Apart from the documented adverse effects, attention also needs to be given to the costs of ketone body supplements. Pure ßHB salts cost approximately $235 (R3370) for 50g. This converts to approximately $67 (R960) per 12g of ßHB salts, yet wholesale ketone body supplements containing up to 12g of ßHB salts per sachet are being sold for as little as $2.80 (R40) [4]. The mixture of ingredients and related quantities of each ingredient needs to be queried.



As recreational and competitive sportspersons are continually seeking new ways to increase their performance, it is apparent that dietary supplementation is a popular method of choice[1]. Despite the negative side effects and the limited evidence-based research on exercise and athletic performance, together with inaccurate supplement label claims, ketone body supplements continue to be used among sportspeople.

The accuracy and scientific merit of the product label claims are controversial. The ingredients and their quantities, as well as their performance benefits, need to be objectively validated. Furthermore, if the composition of the supplement is questionable, then the validity of the research on selected dietary supplements is compromised.

Funding: Research reported in this commentary was supported by the Fogarty International Center (FIC), National Institutes of Health (NIH) Common Fund, Office of Strategic Coordination, Office of the Director (CF/OSC/OD/NIH), Office of AIDS Research, Office of the Director (OAR/OD/NIH), National Institute of Mental Health (NIMH/NIH), award number D43TW010131. The content is solely the responsibility of the authors and does not necessarily represent the official views of the NIH.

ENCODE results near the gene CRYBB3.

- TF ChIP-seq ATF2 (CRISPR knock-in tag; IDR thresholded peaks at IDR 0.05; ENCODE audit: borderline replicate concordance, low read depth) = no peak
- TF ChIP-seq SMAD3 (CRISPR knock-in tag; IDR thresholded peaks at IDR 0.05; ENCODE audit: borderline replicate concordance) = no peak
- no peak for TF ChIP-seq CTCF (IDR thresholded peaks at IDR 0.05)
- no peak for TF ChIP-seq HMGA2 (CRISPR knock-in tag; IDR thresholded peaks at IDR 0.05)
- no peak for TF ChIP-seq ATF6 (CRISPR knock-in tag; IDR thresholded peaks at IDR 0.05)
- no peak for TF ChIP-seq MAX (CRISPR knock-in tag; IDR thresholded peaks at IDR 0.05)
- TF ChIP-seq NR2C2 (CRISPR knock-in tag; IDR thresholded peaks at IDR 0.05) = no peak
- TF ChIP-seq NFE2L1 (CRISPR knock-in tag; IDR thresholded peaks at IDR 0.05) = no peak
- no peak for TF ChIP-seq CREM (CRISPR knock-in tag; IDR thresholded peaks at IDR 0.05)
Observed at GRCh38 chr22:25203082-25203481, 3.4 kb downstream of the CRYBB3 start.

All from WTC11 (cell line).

Conflicts of interest: The authors declare no conflicts of interest with respect to the authorship and/or publication of this article.

Author contributions: D Da Costa was the principal researcher and responsible for the data collection, conceptualisation and drafting of the paper. R Naidoo and V Bangalee were the project supervisors and provided conceptual input into the research methodology and critical input throughout the writing process. K Subban was a collaborator on the research project and provided conceptual input into the research methodology.



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7. Clarke K, Cox P. Ketone bodies and ketone body esters for maintaining or improving muscle power output. Unpublished observations, 2015.         [ Links ]

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9. O'Malley T, Myette-Cote E, et al. Nutritional ketone salts increases fat oxidation but impair high-intensity exercise performance in healthy adult males. Appl Physiol Nutr Metab 2017. 42(10):1031-1035. [doi: 10.1139/apnm-2016-0641]        [ Links ]

10. Lecky JJ, Ross ML, et al. Ketone diester ingestion impairs time-trial performance in professional cyclists. Front Physiol 2017;8:806. [doi: 10.3389/fphys.2017.00806]        [ Links ]

11. Short J. Effects of a ketone/caffeine supplement on cycling and cognitive performance. Unpublished thesis, Ohio State University, 2017.         [ Links ]

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R Naidoo